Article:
30 August 2006 Single shot and highly parallel photopolymerisation with complex light patterns generated by diffrative optical elements
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Photopolymerisation by computer controlled scanning of a focused laser beam is a powerful method to build structures of arbitrary complexity with submicrometer resolution. The procedure has already proven effective to produce complex structures that can be manipulated in optical tweezers. These micromechanical systems consist of static and moving parts and are expected to be building blocks of highly capable microfluidic systems. To enhance the efficiency of structure building, we developed single shot photopolymerisation. Instead of complicated multidimensional scanning the whole structure is generated simultaneously with special diffractive patterns. We experimented with fixed diffractive optical elements, kinoforms, and Spatial Light Modulators (SLMs). By using kinoforms, cross shaped structures were produced in single shots as an illustration. These propellers were produced about an order of magnitude faster than by simple scanning, and can be rotated by optical tweezer. The complexity of the structure depends on the quality of the kinoform and the available laser power. With the concerted movement of the appropriately chosen basic pattern and the sample, the building of more complicated structures can also be greatly accelerated due to the parallel nature of the polymerisation. The possibilities of photopolymerisation using SLM were also explored: the added flexibility using the programmable device is demonstrated.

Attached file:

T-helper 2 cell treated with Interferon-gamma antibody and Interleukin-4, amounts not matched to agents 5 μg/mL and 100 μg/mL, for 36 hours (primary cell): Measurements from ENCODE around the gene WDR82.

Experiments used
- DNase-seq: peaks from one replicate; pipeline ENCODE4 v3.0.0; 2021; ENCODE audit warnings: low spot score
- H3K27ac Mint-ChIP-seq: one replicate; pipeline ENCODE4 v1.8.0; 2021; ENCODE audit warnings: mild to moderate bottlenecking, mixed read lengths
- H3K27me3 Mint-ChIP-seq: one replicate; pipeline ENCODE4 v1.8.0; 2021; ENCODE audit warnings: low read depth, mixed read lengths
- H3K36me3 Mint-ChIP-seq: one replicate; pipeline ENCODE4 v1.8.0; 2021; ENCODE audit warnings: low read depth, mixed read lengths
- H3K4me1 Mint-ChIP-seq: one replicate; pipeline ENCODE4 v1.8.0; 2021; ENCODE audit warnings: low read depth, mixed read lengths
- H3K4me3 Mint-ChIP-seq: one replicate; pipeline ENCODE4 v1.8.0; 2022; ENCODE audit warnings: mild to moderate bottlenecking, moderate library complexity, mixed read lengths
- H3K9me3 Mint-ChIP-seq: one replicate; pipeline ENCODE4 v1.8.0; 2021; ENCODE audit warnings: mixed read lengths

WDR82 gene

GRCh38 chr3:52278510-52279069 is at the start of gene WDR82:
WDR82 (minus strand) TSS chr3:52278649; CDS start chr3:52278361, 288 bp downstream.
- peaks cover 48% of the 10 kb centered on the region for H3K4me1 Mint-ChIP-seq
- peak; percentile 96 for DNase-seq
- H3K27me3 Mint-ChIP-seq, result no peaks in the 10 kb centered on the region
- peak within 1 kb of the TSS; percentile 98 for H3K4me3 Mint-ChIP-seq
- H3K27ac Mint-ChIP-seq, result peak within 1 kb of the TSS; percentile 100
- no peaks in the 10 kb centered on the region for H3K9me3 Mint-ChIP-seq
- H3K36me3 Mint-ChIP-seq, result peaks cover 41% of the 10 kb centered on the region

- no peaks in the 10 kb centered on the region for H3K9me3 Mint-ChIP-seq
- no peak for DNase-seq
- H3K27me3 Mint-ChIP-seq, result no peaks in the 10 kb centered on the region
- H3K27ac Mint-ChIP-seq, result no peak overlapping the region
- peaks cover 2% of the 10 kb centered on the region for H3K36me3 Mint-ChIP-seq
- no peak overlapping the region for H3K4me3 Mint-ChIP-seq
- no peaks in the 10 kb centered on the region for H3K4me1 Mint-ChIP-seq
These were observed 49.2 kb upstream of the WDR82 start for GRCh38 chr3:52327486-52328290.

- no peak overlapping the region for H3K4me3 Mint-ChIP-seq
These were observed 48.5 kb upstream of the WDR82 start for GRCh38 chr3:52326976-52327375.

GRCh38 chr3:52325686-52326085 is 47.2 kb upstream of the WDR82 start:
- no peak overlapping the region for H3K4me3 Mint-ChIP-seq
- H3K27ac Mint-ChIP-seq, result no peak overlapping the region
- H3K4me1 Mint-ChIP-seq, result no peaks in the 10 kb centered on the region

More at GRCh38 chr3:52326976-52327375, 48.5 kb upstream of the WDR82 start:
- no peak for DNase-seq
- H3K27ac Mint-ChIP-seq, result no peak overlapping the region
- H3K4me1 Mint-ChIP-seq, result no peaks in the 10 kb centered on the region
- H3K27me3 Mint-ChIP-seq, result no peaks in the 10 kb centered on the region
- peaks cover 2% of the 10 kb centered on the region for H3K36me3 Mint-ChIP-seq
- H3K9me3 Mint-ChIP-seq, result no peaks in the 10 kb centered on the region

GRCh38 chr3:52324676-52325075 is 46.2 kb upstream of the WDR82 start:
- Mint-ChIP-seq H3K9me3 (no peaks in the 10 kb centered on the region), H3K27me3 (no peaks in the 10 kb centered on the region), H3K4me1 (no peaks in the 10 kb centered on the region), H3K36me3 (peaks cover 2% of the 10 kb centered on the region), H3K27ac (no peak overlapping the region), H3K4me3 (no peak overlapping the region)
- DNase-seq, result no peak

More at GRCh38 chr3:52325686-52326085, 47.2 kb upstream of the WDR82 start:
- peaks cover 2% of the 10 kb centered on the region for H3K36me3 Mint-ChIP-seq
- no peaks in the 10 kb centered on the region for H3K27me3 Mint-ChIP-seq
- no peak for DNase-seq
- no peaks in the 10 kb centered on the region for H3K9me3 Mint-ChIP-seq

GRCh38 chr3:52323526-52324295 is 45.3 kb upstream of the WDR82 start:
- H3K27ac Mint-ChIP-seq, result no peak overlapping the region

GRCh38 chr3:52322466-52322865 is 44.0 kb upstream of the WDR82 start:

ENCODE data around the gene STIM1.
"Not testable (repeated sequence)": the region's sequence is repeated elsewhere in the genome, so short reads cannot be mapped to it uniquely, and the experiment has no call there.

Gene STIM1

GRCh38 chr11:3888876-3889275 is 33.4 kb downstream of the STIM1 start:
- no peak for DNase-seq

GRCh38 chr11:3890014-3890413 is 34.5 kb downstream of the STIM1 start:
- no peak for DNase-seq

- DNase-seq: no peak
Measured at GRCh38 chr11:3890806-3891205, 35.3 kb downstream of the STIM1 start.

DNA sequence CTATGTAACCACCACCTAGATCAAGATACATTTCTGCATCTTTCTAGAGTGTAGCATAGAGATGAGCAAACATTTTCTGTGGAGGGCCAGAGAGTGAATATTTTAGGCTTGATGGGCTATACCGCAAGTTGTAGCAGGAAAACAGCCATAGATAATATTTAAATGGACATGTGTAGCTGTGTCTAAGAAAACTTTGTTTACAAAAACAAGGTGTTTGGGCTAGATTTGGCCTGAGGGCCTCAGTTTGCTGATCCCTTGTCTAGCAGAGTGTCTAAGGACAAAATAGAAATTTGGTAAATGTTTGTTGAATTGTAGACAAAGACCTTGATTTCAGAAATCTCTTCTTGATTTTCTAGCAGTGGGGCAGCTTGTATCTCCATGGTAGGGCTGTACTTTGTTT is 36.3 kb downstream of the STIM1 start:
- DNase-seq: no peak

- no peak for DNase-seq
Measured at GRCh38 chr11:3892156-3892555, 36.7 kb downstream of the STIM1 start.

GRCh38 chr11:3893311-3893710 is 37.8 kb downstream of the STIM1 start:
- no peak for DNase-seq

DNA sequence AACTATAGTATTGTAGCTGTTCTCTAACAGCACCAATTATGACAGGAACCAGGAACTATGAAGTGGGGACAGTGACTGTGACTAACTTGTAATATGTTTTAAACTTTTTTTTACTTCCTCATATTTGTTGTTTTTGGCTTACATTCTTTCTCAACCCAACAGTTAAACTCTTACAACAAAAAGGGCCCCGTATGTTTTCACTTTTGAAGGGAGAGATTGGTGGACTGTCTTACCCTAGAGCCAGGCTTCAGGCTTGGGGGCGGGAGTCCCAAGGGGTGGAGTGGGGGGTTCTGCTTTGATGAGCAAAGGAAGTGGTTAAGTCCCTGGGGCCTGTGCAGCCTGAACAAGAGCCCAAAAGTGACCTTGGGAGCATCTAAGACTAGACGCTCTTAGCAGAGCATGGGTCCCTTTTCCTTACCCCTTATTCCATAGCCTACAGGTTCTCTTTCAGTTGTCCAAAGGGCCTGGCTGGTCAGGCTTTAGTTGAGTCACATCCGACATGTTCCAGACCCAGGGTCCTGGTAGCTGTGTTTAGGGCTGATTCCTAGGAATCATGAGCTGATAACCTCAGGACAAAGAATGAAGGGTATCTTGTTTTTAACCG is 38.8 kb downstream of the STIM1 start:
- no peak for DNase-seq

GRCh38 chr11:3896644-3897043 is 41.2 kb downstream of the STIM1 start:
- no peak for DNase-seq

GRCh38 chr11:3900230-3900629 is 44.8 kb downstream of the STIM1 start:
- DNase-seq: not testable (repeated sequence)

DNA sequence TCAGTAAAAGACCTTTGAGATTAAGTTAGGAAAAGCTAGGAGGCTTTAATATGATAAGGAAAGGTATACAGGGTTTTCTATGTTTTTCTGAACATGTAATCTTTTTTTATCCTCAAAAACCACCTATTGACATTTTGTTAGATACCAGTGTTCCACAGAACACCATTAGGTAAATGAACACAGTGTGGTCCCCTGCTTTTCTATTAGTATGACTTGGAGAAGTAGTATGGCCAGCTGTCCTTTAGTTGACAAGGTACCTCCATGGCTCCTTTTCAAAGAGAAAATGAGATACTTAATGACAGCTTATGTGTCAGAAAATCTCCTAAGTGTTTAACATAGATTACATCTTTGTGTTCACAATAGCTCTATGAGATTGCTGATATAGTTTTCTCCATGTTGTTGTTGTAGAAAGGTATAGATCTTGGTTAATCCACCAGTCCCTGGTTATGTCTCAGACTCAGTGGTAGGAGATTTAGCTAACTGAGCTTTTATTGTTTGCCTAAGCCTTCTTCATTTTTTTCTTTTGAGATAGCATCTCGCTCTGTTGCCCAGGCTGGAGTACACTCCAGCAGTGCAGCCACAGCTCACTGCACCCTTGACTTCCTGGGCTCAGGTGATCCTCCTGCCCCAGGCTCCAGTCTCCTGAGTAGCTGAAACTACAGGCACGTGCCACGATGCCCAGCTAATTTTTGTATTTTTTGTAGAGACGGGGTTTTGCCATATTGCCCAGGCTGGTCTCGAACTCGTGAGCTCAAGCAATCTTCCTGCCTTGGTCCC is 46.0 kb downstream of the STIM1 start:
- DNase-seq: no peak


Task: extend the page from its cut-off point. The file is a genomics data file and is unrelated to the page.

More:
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Lóránd Kelemen, Lóránd Kelemen, László Fábián, László Fábián, Sándor Valkai, Sándor Valkai, Pál Ormos, Pál Ormos, } "Single shot and highly parallel photopolymerisation with complex light patterns generated by diffrative optical elements", Proc. SPIE 6326, Optical Trapping and Optical Micromanipulation III, 63260X (30 August 2006); doi: 10.1117/12.678069; https://doi.org/10.1117/12.678069

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